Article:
AFV Club 1/35 scale Kit No. 35230; M60A2 Patton Main Battle Tank - Later Version
M60A1 Patton Main Battle Tank - Later Version
AFV Club, 1/35 scale
Reviewed by Cookie Sewell
|Stock Number and Description
||AFV Club 1/35 scale Kit No. 35230; M60A2 Patton Main Battle Tank - Later Version
|Media and Contents:
||770 parts (670 in olive drab stryene, 55 etched brass, 25 clear styrene, 14 black vinyl keepers, 2 black vinyl parts, 2 black vinyl track runs, 1 turned aluminum gun barrel tube, 1 black nylon string)
||Best kit of this subject to date; many different options within the kit; separate engine deck hatches and stowage bin lids
||Nothing major noted other than wealth of very tiny parts
||Highly Recommended for all US and M60 fans
F i r s t L o o k
For reasons that seemed like a good idea at the time, in the 1960s both the US and the Soviets got the bright idea that in the next war missile armed tanks would be the top “predator” on the battlefield and began to research those types of vehicles.
While the Soviets eventually decided this was not a good idea and instead opted for smoothbore guns that could fire a guided missile as an option, the US pursued the idea and created the Shillelagh missile system. Basically a 152mm (six inch) guided missile that was fired from a stubby launcher tube, this weapon was fitted to both the lightweight M551 Sheridan airmobile amphibious combat vehicle as a light tank and the main armament of the prototype MBT-70 next generation combat tank. When the latter did not pan out, instead a new turret and launcher were developed for the M60 main battle tank.
After testing as the M60A1E1 and M60A1E2 a production version was introduced as the M60A2 main battle tank. Fitted with a launcher for the Shillelagh, it had a reduced volume turret and new equipment to include a compressed air purge device (Closed Breech Scavenging System or CBSS) to remove the missile ejection propellant from the gun tube on launch. This was mounted in a bulge under the engine access doors at the rear of the hull. In 1966 production began and eventually 540 M60A2 tanks were built.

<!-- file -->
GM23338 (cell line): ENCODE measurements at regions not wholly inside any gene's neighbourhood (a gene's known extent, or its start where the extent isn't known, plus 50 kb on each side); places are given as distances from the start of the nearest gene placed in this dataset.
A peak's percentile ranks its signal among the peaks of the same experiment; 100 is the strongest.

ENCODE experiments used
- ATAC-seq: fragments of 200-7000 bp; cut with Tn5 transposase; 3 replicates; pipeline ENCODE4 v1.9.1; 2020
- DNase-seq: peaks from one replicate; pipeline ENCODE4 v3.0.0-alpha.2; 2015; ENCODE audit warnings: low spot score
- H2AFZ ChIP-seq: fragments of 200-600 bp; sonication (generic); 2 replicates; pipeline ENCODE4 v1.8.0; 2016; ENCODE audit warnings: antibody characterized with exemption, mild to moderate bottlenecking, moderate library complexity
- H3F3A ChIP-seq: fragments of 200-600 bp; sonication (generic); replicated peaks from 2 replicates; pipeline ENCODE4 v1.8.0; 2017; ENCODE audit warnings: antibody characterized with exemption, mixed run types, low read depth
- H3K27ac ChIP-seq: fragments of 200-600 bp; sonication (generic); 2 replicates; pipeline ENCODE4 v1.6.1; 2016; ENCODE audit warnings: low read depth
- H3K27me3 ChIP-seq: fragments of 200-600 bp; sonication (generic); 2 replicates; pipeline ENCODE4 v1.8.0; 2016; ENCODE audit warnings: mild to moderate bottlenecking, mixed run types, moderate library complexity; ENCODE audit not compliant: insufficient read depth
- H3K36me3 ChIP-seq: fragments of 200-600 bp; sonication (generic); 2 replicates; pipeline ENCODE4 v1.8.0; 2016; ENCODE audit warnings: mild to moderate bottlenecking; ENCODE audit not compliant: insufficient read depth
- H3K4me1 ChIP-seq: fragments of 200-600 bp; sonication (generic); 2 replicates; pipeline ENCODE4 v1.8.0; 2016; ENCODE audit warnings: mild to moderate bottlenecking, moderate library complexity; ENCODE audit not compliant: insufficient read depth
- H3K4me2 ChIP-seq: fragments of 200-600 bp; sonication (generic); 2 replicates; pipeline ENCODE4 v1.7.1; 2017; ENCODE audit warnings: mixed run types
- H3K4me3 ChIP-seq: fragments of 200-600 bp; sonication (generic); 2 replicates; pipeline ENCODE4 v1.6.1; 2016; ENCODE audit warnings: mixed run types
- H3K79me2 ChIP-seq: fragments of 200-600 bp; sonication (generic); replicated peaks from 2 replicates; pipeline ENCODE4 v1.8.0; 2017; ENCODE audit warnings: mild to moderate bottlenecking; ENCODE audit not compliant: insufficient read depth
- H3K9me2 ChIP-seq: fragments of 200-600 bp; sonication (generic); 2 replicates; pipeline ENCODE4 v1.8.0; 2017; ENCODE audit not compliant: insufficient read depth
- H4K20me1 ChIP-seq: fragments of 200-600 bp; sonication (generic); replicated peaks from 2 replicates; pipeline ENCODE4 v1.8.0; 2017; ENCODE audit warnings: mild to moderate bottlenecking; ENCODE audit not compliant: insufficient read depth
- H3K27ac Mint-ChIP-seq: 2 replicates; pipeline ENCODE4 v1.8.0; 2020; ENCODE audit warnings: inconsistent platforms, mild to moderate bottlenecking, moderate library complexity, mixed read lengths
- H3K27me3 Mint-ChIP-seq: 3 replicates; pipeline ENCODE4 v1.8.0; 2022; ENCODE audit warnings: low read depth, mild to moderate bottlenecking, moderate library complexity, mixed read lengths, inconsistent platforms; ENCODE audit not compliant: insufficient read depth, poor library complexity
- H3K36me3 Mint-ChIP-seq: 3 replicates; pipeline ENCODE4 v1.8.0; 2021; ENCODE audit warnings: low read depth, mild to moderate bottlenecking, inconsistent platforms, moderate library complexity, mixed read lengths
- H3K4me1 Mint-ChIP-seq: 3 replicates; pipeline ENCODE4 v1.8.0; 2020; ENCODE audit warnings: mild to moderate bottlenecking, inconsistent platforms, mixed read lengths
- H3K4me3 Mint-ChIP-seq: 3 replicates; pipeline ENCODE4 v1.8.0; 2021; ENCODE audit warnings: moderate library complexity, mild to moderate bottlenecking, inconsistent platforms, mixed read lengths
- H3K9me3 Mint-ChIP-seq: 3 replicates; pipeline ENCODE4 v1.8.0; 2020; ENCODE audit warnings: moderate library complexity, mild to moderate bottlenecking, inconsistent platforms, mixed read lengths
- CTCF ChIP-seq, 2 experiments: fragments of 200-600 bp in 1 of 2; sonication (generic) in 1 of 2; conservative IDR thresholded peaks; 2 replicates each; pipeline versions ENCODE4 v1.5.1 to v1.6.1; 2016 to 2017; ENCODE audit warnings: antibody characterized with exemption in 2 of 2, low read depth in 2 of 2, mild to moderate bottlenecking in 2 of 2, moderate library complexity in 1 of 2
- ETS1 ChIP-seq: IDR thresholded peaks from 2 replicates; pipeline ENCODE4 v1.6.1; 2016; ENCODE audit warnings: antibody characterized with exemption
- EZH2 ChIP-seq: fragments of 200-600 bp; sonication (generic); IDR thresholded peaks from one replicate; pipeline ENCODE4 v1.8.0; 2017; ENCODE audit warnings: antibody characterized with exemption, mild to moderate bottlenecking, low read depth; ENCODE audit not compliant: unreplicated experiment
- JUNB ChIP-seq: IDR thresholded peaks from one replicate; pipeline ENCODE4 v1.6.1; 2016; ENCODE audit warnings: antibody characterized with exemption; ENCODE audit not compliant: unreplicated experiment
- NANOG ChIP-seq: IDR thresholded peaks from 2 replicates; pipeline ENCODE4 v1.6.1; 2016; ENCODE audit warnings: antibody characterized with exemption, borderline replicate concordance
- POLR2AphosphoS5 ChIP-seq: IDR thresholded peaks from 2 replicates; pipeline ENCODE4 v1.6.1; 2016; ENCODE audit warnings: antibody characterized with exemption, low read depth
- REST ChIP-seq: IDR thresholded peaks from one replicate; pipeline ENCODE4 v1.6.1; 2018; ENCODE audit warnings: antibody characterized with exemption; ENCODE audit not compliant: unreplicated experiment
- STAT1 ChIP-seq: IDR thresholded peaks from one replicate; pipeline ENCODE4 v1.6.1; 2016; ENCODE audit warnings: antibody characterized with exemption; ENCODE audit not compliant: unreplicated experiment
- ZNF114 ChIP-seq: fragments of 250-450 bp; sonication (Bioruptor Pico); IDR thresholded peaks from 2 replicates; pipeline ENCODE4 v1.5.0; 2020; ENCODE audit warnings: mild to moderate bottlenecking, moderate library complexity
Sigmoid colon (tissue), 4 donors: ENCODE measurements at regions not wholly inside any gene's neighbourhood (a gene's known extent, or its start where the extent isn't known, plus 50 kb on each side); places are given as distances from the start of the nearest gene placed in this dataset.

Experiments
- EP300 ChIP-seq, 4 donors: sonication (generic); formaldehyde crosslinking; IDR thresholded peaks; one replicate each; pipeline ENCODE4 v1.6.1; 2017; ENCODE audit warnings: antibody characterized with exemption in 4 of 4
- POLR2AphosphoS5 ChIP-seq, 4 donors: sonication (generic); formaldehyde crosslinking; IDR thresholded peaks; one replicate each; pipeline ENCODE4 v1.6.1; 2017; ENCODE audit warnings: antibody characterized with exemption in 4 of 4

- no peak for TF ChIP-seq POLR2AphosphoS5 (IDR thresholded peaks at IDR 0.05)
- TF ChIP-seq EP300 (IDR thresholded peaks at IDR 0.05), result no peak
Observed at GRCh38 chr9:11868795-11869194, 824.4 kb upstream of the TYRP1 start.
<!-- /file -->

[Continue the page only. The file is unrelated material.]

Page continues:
The production models fired the MGM-51C version of the Shillelagh as well as an HE-FRAG round and also a standard HEAT projectile. The tank could carry 33 rounds of conventional ammo and 13 missiles when fully stowed. An M85 12.7mm machine gun (identical to that used in the M60A1 and M60A3) was mounted in a new design cupola.
But in use the infrared tracker and radio command guidance system proved to be less than reliable and vulnerable to humidity and other weather phenomenon.
While it was deployed in battalion sets (production covered exactly 10 full strength battalions albeit not all were fielded) and starred in many exercises its weapons system was a headache for maintenance crews and with the arrival of the M1 most of them were withdrawn from service. Redundant chassis were then used for the M60 armored vehicle launched bridge as was evident from the CBSS bulge under many of those vehicles.